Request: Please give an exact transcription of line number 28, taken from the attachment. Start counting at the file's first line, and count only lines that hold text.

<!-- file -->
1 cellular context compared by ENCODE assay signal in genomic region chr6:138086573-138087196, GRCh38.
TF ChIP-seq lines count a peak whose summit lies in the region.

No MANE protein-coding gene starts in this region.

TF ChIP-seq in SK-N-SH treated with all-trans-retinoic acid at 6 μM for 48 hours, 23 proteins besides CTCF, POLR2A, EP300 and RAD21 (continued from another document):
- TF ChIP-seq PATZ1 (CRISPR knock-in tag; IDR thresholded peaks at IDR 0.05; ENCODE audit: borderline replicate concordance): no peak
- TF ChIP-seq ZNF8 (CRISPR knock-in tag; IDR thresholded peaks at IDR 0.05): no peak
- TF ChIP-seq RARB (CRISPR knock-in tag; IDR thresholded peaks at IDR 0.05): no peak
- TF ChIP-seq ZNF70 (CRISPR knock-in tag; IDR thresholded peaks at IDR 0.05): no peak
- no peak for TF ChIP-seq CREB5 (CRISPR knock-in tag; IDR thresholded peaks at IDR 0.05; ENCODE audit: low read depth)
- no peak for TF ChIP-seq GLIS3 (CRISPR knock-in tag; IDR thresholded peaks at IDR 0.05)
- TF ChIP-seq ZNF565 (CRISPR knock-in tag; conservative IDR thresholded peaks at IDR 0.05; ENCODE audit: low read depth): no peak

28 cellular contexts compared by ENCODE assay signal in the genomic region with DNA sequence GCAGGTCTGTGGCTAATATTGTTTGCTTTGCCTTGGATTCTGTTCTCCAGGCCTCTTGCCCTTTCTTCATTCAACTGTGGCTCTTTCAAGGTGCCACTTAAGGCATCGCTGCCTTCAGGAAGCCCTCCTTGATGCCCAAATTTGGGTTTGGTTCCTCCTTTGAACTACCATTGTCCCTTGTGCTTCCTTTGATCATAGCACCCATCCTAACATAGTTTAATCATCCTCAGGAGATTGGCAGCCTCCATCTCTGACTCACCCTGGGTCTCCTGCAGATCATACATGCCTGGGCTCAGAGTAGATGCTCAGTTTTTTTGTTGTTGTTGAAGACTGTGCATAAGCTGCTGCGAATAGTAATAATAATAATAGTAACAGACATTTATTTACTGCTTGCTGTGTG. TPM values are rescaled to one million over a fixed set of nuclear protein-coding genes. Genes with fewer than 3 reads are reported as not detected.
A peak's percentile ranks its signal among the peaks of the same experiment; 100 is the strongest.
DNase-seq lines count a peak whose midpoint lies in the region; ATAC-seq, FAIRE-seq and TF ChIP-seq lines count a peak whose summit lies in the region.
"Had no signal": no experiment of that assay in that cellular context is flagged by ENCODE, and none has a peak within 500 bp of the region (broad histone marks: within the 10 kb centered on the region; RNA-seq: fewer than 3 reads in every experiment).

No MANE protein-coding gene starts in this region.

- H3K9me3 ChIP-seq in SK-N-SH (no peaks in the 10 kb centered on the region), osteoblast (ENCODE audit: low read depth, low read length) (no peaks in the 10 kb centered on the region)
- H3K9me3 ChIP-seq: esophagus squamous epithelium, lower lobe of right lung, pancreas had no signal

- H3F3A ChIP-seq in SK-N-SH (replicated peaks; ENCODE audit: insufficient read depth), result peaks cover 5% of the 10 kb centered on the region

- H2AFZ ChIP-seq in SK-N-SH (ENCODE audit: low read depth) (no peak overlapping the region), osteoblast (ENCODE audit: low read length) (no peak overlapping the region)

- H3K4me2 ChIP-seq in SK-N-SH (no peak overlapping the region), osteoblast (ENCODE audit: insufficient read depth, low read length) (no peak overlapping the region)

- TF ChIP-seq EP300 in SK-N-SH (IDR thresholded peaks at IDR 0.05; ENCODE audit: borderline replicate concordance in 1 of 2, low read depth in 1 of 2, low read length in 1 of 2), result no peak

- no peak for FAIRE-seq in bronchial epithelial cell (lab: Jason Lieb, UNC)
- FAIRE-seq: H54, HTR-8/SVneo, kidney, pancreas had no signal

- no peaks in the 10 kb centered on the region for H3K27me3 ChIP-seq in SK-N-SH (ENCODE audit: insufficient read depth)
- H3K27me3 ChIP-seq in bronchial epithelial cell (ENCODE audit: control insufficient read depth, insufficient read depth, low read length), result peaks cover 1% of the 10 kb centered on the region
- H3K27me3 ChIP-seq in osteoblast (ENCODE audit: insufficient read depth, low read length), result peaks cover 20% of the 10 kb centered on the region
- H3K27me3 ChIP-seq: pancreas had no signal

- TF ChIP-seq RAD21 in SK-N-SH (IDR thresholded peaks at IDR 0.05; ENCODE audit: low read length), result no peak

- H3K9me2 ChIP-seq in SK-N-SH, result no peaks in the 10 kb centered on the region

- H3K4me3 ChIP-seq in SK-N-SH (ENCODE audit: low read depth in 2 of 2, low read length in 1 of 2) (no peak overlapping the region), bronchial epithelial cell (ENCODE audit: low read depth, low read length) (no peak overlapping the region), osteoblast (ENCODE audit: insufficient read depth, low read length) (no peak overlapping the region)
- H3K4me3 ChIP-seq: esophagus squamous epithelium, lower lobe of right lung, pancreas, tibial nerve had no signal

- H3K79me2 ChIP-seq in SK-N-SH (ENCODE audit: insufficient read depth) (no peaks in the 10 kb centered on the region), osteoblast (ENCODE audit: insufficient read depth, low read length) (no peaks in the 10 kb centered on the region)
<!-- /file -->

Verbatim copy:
- H3K27me3 ChIP-seq: pancreas had no signal